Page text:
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How many bearings ?

Discussion in 'Bicycle Mechanics and Repairs' started by 4F, 15 May 2008.

  1. 4F

    4F Active member of Helmets Are Sh*t Lobby

    Location:
    Suffolk.
    OK replaced my front wheel bearings (700 wheel) but have a query as to the correct no of bearings.

    The bloke in my LBS said that 9 is the best / correct number each side however when I removed the older ones there were 10 each side !

    I went with the advice of 9 but now wondering if I should have replaced the same number as I took out, or will it really not make a difference ?

    :wacko::wacko:
     
  2. Mr Pig

    Mr Pig New Member

    Location:
    North Lanarkshire
    If ten fit comfortably I'd put ten in.
     
  3. llllllll

    llllllll New Member

    yeah, don't put any less in than they came with. There should be no gaps between the bearings.
     
  4. OP
    OP
    4F

    4F Active member of Helmets Are Sh*t Lobby

    Location:
    Suffolk.
    Thanks, another one it is then
     
  5. robbarker

    robbarker Well-Known Member

    The standard number is 10 3/16" balls in the front hub and 9 1/4" balls in the rear. So an extra one is a good idea!
     
  6. Yorkshireman

    Yorkshireman New Member

    It's been my understanding (and practice) for the past 50+ years of bike fettling that there must be a gap (full race of balls less one or two) for the bearing to function correctly.
     
  7. briank

    briank New Member

    Your front wheel only has two bearings - one on each side.:biggrin:

    (Are cycling and pedantry inherently linked?

    Ah, just me then.)
     
  8. threefingerjoe

    threefingerjoe Über Member

    Location:
    St. Louis, MO, USA
    In most cases, you put in the same number of balls that you took out. Yes, there must be at least a slight gap. If I were doing it, and had room for another ball, while still maintaining a gap, I'd put in another ball. As someone stated, Shimano usually has 10 3/16" balls on each side in the front, 9 1/4" balls on each side in the rear. I just replaced the bearings on my own bike last night (Bontrager wheels) and was surprised to find 12 balls on each side in the front.
     
  9. rustychisel

    rustychisel Well-Known Member

    As said, it used to be accepted practise to put one less than would fit firmly, so as to allow a little room for the balls to 'shrug' rather than squash up.
     
  10. Mr Pig

    Mr Pig New Member

    Location:
    North Lanarkshire
    I understand why there needs to be a gap, but do you know why it would be better to have as big a gap as over two bearing widths? I would have thought that provided there was 'a' gap, maybe half a bearing width or more, it would be better to have more balls in there to spead the load over. Any light you could shed on this would be interesting?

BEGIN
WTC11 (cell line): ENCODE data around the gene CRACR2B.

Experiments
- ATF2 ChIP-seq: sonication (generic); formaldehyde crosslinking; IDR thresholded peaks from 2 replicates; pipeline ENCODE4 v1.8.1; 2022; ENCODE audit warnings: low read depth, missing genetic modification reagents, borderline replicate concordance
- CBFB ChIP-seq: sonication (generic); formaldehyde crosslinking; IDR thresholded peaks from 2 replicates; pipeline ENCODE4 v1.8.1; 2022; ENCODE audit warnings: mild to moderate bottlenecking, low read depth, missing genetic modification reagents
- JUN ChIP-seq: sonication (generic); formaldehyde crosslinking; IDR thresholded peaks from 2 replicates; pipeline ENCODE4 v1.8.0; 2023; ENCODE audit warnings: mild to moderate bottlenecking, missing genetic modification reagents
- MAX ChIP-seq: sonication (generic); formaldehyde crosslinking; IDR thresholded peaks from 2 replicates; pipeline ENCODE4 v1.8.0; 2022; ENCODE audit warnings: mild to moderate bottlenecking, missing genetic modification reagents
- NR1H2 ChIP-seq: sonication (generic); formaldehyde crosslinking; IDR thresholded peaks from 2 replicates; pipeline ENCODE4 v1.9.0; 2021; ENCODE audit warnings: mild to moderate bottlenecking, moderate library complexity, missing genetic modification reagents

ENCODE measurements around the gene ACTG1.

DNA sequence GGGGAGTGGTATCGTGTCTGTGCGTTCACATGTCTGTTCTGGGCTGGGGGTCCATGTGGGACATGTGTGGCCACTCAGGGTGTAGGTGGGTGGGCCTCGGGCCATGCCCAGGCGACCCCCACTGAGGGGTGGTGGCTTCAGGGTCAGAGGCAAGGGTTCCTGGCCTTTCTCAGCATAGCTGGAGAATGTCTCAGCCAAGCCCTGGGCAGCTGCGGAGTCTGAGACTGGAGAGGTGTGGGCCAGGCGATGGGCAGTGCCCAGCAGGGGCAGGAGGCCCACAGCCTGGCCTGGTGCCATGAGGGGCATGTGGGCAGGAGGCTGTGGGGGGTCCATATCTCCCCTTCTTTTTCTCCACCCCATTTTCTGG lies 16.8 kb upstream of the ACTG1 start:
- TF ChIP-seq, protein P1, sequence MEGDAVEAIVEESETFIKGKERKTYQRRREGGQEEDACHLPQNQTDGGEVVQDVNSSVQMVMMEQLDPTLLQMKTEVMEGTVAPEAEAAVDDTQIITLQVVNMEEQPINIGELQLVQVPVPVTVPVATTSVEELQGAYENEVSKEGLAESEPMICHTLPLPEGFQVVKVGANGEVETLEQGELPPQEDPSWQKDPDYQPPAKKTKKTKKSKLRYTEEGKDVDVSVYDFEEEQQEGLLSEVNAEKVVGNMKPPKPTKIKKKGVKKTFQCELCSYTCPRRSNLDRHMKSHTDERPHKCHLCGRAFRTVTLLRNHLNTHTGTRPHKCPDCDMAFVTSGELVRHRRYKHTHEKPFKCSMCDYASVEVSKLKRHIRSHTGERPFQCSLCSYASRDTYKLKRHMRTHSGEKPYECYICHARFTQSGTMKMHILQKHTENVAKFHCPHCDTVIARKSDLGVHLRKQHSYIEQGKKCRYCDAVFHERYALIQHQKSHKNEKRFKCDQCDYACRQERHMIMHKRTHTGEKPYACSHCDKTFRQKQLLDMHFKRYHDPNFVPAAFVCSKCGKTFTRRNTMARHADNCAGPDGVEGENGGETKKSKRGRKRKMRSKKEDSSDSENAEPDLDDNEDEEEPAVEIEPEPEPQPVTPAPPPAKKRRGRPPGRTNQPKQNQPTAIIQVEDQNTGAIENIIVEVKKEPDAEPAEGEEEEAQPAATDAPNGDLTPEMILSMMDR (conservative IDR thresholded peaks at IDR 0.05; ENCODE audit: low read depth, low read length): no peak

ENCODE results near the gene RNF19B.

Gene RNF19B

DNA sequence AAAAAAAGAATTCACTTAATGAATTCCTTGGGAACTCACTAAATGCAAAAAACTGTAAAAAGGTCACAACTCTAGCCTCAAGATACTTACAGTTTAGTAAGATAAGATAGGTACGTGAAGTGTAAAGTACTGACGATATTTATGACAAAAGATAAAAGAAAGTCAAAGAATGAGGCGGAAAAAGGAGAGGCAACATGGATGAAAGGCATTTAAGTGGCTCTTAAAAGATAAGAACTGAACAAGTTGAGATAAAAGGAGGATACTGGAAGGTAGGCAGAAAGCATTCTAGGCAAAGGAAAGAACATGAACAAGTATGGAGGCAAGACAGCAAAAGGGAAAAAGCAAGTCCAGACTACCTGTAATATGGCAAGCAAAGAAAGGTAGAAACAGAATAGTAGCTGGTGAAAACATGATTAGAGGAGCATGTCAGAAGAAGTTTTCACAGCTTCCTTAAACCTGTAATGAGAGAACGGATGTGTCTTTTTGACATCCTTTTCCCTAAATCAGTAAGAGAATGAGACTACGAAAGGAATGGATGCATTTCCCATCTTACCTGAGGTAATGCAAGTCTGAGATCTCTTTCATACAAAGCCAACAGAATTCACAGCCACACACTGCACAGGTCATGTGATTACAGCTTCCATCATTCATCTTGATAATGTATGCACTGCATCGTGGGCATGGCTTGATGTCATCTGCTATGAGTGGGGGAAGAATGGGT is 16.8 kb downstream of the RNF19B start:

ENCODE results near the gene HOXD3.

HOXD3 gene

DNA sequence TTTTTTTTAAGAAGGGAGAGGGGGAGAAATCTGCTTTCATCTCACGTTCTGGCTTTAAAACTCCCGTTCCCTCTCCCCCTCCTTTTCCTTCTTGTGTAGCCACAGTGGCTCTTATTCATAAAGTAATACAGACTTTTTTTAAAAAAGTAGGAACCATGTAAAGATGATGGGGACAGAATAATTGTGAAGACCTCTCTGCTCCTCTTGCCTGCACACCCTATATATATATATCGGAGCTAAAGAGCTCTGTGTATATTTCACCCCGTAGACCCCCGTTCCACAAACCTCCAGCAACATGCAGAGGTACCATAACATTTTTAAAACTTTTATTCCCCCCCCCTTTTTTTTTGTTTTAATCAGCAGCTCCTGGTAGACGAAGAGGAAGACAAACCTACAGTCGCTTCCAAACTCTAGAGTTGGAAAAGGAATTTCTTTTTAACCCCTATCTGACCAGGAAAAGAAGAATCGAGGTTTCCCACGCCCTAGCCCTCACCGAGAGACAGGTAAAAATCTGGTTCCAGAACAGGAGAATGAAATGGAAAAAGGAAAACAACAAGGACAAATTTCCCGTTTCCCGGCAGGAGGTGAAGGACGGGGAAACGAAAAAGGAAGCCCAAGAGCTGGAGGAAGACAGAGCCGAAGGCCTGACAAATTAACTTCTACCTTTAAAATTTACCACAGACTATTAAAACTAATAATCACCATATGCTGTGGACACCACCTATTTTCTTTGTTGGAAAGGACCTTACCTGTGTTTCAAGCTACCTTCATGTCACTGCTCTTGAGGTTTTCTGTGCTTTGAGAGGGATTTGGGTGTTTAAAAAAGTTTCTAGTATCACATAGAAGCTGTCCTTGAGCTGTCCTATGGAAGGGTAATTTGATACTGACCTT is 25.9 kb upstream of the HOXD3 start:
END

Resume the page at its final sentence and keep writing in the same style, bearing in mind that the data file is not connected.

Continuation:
11. robbarker

    robbarker Well-Known Member

    There should be no big gaps in a race loaded with ball bearings, but the balls need to be able to rotate freely.

    For further enlightenment on the wonderful life of ball bearings in bicycle hubs, read this fascinating collection of posts:

    http://yarchive.net/bike/ball_bearings.html
     
  12. llllllll

    llllllll New Member

    I'm surprised by that. My understanding is the more bearings you fit the better distributed the load is. Certainly all the hubs I've taken apart have had not gaps (mostly Shimano). By gaps I mean gaps big enough to fit a ball bearing in, they shouldn't be so tight that they can't rotate.
     
  13. Yorkshireman

    Yorkshireman New Member

    Crikey! It's over 50 years since this was explained to me :smile: I think the idea was that if the balls were too close (ie likely to be touching one another) they would grind/break bits off each other and cause the cups/cones to suffer. Also if the balls are too closely packed the cup/ball/cone interfaces don't 'settle' well (I think that the idea was to make allowance for very minor imperfections/differences between all three surfaces). I've just serviced both front and rear hubs (Shimano) as per the service instructions. The rear was fine so only got new balls (9 each race, but I could have got 10 in) and fresh grease (after cleaning the old stuff out). The front hub had knackered cones (due to me being a bit sloppy cone-tightening about a month ago - didn't take into account the extra bit of 'squeeze' due to the QR :sad:), so new cones and balls, again I'm sure I could have got one more in there without causing the balls to climb up one another. I think the 2 balls less than 'full' applied to bearings using smaller balls (and a lot more of them - 16 or more) as in some of the older headset bearings - in fact I just replaced the headset on my Trek 700 with a Shimano one (caged balls) and if loose balls were used I would have needed six or more balls to get the same 'fill'. The link supplied by robbarker above certainly makes interesting reading ;).
     
  14. Mr Pig

    Mr Pig New Member

    Location:
    North Lanarkshire
    That was an interesting read, thank you.

    Coincidently, today at work an operator had replaced a bearing on a printing machine three times, taking about an hour each time, before I was sent down to see what was going on. Each time a new bearing was fitted it was lasting about thirty minutes before it started screeching loudly and when the bearing was removed it was so rough you could hardly turn it.

    When I looked at the bag of bearings he was using they turned out to be unbranded ones made in the USSR! I had a root around and found a Japanese one, he fitted that and it's fine! I'm sure the Russians make perfectly good bearings, but not these ones.
     
  15. bobg

    bobg Über Member

    Location:
    Crosby Merseyside
    I'm with you Yorkshireman. My old Dad said the same - "you can get another one in but don't" Like you its not failed me in 50 years either :eek: